|  4 | (27.2, 34.0] | (45.0, 55.5] | West Bromwich Albion |     8659 | 0      |

## Almost there...

Ok, we got the data and the basics of the pitch design covered. Now it's time to fill the areas we defined with each team's data.

To achieve this, we'll use the fill_between() method and the alpha parameter to represent the shooting quality of each team.

Let's do this for Luton Town as an initial example.

• First, we filter the team and compute its total xGOT.
• Next, we divide the amount of xGOT of each bin by the total xGOT.
• Finally, we normalize the data based on the maximum value to get a scale from 0 to 1 for the transparency parameter.
example_df = df_teams[df_teams["teamName"] == "Luton Town"]
total_example = example_df["xGOT"].sum()

# Compute share of xGOT as a % of total
example_df = (
example_df
.assign(xGOT_share = lambda x: x.xGOT/total_example)
)
# Scale data to the maximum value to get a nice color scale
example_df = (
example_df
.assign(xGOT_scaled = lambda x: x.xGOT_share/x.xGOT_share.max())
)

Time for the viz 🎨.

Since we're using a pandas.Interval object for our bins, it's fairly easy to specify the area that needs to be covered.

In the end, all we need to do is iterate over our example_df and pass the lower and upper bounds of both the X and Y bins we previously computed, as well as the scaled xGOT value to the alpha parameter.

fig = plt.figure(figsize = (4,4), dpi = 100)
ax = plt.subplot(111)

soc_pitch_divisions(ax, grids = True)

counter = 0
for X, Y in zip(example_df["bins_x"], example_df["bins_y"]):
#This colours our bins
ax.fill_between(
x = [X.left, X.right],
y1 = Y.left,
y2 = Y.right,
color = "#495371",
alpha = example_df["xGOT_scaled"].iloc[counter],
zorder = -1,
lw = 0
)

# Fancy annotations cuz why not?
if example_df['xGOT_share'].iloc[counter] > .02:
text_ = ax.annotate(
xy = (X.right - (X.right - X.left)/2, Y.right - (Y.right - Y.left)/2),
text = f"{example_df['xGOT_share'].iloc[counter]:.0%}",
ha = "center",
va = "center",
color = "black",
size = 5.5,
weight = "bold",
zorder = 3
)

text_.set_path_effects(
[path_effects.Stroke(linewidth=1.5, foreground="white"), path_effects.Normal()]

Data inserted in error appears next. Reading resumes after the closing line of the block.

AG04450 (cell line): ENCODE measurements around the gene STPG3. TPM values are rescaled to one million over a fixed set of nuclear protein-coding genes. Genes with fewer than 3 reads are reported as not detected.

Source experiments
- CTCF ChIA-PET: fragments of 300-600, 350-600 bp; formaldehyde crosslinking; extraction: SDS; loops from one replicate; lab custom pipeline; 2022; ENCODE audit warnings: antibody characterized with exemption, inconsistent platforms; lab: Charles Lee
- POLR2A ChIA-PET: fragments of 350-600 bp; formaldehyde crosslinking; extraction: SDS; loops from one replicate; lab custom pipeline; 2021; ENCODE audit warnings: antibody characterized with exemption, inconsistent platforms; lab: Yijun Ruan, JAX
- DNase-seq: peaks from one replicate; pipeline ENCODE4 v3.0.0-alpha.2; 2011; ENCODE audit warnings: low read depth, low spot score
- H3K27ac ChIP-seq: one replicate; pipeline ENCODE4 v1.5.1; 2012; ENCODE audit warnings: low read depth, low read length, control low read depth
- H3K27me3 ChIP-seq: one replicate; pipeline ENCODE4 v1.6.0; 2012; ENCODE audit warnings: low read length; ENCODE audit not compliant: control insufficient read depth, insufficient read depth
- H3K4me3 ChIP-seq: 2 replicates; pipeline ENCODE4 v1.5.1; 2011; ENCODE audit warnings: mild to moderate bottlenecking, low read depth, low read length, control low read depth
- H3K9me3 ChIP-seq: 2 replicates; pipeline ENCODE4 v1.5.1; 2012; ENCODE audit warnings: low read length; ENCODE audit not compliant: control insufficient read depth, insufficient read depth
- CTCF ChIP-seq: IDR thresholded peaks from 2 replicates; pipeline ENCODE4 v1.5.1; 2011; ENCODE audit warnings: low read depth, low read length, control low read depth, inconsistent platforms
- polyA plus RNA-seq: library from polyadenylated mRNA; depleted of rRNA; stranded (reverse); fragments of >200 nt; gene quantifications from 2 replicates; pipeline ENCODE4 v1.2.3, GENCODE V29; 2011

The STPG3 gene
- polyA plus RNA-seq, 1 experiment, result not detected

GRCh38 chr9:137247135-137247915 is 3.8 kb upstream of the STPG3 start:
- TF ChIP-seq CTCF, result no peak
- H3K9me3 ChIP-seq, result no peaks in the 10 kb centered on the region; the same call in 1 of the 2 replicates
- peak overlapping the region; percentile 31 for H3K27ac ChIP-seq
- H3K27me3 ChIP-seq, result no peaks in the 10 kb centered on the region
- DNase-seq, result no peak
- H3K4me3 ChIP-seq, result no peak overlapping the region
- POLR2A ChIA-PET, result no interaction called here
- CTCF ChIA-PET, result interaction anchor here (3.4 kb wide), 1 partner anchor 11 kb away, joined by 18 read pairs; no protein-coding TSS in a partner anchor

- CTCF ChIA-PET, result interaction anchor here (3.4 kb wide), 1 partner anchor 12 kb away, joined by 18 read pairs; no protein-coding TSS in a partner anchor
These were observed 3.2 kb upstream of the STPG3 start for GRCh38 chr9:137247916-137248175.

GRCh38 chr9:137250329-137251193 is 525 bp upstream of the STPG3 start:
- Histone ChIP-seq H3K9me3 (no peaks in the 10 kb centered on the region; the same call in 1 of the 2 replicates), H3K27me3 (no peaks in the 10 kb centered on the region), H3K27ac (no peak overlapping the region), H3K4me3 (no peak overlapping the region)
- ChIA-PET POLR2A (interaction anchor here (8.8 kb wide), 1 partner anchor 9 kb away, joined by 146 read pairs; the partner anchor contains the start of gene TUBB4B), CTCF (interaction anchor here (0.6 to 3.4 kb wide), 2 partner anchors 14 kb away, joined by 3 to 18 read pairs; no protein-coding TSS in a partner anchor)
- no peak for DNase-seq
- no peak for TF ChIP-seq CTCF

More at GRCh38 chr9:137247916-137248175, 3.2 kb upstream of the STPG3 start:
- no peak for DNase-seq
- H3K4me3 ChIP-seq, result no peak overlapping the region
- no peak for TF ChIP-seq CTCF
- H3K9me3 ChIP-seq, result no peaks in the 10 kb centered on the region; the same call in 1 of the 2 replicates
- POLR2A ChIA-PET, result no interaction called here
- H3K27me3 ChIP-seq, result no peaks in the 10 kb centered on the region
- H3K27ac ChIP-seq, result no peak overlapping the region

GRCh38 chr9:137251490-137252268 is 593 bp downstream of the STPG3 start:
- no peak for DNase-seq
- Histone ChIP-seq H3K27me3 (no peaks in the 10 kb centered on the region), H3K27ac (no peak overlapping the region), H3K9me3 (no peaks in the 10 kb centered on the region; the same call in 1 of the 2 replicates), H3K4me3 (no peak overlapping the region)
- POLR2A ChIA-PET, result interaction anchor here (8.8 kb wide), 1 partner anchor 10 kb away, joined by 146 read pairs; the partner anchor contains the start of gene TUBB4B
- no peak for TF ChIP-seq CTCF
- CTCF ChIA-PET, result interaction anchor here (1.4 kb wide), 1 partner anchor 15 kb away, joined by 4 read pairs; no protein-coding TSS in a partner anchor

)

counter += 1

😘😘😘😘😘

Finally, we wrap things up into a function.

def soc_xGOT_plot(ax, grids, teamId, data = df_teams):
'''
This plots our shot heat map based on the grids defined
by the soc_pitch_divisions function.

Args:
ax (obj): a matplotlib Axes object.
grids (bool): whether or not to plot the grids.
teamId (int): the teamId of the side we wish to plot.
data (pd.DataFrame): the data
'''

df = data.copy()
df = data[data["teamId"] == teamId]
total_xGOT = df["xGOT"].sum()

df = (
df
.assign(xGOT_share = lambda x: x.xGOT/total_xGOT)
)
df = (
df
.assign(xGOT_scaled = lambda x: x.xGOT_share/x.xGOT_share.max())
)

soc_pitch_divisions(ax, grids = grids)

counter = 0
for X, Y in zip(df["bins_x"], df["bins_y"]):
ax.fill_between(
x = [X.left, X.right],
y1 = Y.left,
y2 = Y.right,
color = "#495371",
alpha = df["xGOT_scaled"].iloc[counter],
zorder = -1,
lw = 0
)

if df['xGOT_share'].iloc[counter] > .02:
text_ = ax.annotate(
xy = (X.right - (X.right - X.left)/2, Y.right - (Y.right - Y.left)/2),
text = f"{df['xGOT_share'].iloc[counter]:.0%}",
ha = "center",
va = "center",
color = "black",
size = 6.5,
weight = "bold",
zorder = 3
)

text_.set_path_effects(
[path_effects.Stroke(linewidth=1.5, foreground="white"), path_effects.Normal()]
)

counter += 1

return ax

And we test it out...

fig = plt.figure(figsize=(12, 8), dpi = 100)

ax_1 = plt.subplot(221)
ax_2 = plt.subplot(222)
ax_3 = plt.subplot(223)
ax_4 = plt.subplot(224)

soc_xGOT_plot(ax_1, False, 10194, data = df_teams)
soc_xGOT_plot(ax_2, False, 8549, data = df_teams)
soc_xGOT_plot(ax_3, False, 10203, data = df_teams)
soc_xGOT_plot(ax_4, False, 10004, data = df_teams)

ax_1.set_title("Stoke City", loc = 'left')
ax_2.set_title("Middlesbrough", loc = 'left')
ax_3.set_title("Nottingham Forest", loc = 'left')
ax_4.set_title("Millwall", loc = 'left')

plt.subplots_adjust(wspace = -.25)

Pretty neat, don't you think?

That's it folks! Thanks so much for reading; if you enjoyed this tutorial, you could help me by subscribing and sharing my work. I hope this was useful to you in some way.

Catch you later 👋